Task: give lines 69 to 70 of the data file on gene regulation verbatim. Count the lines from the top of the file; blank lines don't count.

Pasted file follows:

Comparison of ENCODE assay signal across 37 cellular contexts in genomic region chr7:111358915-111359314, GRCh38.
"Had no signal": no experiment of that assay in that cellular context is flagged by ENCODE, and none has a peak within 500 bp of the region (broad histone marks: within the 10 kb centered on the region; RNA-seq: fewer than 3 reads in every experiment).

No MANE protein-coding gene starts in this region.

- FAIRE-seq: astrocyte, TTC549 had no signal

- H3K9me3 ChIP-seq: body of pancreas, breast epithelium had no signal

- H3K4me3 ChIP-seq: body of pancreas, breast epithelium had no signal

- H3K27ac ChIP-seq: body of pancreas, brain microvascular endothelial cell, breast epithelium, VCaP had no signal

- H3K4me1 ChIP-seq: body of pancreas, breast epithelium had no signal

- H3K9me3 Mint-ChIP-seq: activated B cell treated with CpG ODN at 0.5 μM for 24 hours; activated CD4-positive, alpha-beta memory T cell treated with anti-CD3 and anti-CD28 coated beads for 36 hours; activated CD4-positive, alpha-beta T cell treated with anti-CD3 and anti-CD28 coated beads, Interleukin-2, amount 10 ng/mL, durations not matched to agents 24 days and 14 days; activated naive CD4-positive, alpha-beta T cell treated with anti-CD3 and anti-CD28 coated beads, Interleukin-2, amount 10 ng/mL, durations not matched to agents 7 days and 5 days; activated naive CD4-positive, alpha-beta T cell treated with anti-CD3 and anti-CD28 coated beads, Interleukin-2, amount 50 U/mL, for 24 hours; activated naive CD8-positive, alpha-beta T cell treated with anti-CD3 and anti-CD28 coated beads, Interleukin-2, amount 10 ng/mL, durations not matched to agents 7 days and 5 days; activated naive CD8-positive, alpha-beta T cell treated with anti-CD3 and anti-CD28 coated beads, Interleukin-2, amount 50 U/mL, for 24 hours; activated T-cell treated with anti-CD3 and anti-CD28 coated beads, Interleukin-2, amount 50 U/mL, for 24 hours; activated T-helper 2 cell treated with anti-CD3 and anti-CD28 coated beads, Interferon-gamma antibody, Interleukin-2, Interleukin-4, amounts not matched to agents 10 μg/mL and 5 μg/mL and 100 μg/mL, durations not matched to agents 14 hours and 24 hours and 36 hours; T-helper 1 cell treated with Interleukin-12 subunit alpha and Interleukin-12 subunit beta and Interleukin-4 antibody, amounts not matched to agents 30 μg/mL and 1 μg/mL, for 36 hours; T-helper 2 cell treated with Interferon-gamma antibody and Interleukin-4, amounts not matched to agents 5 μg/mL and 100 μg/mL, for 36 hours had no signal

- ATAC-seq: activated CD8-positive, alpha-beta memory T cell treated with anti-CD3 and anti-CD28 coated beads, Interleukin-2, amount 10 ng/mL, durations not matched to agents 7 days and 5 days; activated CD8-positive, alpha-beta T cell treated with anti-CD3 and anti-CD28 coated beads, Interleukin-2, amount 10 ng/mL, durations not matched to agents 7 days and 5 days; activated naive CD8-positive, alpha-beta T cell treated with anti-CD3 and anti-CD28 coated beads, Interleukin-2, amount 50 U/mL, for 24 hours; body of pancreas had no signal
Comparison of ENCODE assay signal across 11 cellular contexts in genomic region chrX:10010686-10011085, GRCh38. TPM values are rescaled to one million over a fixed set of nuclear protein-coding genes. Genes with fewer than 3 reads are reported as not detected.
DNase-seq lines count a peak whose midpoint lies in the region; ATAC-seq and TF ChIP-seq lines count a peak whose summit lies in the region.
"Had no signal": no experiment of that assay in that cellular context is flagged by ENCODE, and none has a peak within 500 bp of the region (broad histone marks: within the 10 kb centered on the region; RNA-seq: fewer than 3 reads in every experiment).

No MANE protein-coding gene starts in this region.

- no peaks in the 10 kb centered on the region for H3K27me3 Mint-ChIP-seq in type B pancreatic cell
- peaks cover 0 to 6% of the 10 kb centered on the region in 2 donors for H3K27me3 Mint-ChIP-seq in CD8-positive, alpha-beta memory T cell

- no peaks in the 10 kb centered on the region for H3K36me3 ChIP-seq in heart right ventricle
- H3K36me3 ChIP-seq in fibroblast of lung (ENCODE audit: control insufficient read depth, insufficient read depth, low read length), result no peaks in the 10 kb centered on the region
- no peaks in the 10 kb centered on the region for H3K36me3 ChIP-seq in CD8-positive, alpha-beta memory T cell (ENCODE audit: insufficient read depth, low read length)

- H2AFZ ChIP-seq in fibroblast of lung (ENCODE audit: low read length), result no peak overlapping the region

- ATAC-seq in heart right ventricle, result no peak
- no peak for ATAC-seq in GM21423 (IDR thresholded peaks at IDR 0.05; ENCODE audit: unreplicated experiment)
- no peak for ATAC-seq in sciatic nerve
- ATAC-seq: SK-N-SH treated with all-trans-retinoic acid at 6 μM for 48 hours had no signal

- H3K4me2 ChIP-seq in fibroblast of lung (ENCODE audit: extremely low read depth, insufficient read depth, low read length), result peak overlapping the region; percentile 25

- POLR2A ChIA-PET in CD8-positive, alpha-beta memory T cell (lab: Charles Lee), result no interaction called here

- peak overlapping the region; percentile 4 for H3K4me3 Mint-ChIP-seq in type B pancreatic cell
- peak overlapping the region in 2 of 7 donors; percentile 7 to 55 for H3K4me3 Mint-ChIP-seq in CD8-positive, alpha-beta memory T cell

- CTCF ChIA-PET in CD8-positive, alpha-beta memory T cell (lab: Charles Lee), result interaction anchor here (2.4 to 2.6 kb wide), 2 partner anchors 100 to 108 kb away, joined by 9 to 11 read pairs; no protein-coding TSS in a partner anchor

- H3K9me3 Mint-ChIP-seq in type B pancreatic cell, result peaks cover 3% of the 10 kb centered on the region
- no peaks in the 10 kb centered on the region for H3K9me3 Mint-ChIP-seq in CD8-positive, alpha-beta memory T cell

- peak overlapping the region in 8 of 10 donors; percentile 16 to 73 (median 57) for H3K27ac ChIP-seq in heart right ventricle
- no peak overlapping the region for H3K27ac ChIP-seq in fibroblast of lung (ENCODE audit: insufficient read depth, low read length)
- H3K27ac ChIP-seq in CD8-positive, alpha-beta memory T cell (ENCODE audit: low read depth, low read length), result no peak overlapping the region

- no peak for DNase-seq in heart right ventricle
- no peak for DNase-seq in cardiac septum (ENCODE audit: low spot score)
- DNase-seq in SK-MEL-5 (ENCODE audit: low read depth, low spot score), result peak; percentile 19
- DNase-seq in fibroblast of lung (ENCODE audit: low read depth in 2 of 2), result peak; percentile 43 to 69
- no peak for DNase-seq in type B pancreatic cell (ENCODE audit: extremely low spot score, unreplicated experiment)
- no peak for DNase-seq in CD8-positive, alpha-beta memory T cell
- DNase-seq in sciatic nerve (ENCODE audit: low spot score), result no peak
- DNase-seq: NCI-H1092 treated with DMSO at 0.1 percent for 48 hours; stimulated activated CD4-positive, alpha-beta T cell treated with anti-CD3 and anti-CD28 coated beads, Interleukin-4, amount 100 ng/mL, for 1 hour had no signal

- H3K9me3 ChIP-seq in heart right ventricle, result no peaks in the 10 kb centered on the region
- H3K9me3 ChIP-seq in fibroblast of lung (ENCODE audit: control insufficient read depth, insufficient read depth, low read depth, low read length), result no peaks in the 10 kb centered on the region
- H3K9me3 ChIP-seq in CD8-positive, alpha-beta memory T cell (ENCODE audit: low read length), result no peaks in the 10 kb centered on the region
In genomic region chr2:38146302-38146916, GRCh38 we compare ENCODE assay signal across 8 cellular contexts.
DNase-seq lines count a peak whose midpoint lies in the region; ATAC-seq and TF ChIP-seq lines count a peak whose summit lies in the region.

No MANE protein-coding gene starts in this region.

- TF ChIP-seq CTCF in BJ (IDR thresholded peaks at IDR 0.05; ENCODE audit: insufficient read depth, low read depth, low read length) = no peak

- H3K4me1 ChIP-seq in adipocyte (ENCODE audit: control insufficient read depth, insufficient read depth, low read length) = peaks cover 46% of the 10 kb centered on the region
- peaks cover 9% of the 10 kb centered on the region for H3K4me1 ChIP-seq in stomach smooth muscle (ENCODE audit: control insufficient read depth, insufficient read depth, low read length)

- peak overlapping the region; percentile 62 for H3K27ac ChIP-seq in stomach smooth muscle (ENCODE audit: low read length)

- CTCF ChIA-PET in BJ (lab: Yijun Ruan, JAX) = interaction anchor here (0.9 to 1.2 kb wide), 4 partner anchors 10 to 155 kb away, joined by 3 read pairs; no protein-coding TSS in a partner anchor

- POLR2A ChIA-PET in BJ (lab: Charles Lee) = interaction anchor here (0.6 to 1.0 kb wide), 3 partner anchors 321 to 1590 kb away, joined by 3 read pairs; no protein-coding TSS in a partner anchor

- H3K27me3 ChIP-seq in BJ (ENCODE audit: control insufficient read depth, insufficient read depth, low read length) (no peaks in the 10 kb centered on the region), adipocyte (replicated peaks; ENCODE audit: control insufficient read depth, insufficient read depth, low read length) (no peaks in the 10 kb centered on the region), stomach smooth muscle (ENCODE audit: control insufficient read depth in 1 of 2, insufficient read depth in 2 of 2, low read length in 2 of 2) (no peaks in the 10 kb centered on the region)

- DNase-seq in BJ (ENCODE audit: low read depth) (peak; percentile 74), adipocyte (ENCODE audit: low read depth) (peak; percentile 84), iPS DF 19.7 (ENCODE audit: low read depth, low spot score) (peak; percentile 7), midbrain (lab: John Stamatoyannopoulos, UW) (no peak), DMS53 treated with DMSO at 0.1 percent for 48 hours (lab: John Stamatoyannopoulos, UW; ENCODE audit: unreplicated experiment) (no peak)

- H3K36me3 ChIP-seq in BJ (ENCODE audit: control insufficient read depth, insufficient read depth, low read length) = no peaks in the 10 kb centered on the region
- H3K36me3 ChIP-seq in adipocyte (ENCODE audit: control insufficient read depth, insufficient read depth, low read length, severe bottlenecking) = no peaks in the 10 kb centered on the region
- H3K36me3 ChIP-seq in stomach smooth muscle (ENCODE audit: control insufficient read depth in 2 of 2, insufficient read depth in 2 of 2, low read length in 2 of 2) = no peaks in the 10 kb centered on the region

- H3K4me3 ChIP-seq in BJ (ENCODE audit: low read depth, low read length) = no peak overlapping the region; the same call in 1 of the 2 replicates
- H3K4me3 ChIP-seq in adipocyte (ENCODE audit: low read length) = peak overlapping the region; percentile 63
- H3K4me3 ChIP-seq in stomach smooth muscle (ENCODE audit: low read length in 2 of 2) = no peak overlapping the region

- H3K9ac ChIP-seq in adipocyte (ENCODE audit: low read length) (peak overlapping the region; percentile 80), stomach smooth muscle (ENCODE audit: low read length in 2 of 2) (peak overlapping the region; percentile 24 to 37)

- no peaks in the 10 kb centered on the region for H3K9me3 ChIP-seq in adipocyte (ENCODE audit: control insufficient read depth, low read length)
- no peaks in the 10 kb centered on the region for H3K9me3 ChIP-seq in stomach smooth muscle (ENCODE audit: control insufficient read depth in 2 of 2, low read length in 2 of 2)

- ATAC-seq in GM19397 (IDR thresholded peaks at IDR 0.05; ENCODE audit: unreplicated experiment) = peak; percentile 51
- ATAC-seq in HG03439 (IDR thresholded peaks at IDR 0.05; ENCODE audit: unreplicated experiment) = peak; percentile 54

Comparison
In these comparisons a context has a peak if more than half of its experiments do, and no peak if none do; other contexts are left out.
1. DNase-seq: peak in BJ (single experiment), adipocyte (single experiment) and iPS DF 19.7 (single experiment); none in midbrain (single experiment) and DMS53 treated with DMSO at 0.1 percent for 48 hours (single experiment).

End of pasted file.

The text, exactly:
In these comparisons a context has a peak if more than half of its experiments do, and no peak if none do; other contexts are left out.
1. DNase-seq: peak in BJ (single experiment), adipocyte (single experiment) and iPS DF 19.7 (single experiment); none in midbrain (single experiment) and DMS53 treated with DMSO at 0.1 percent for 48 hours (single experiment).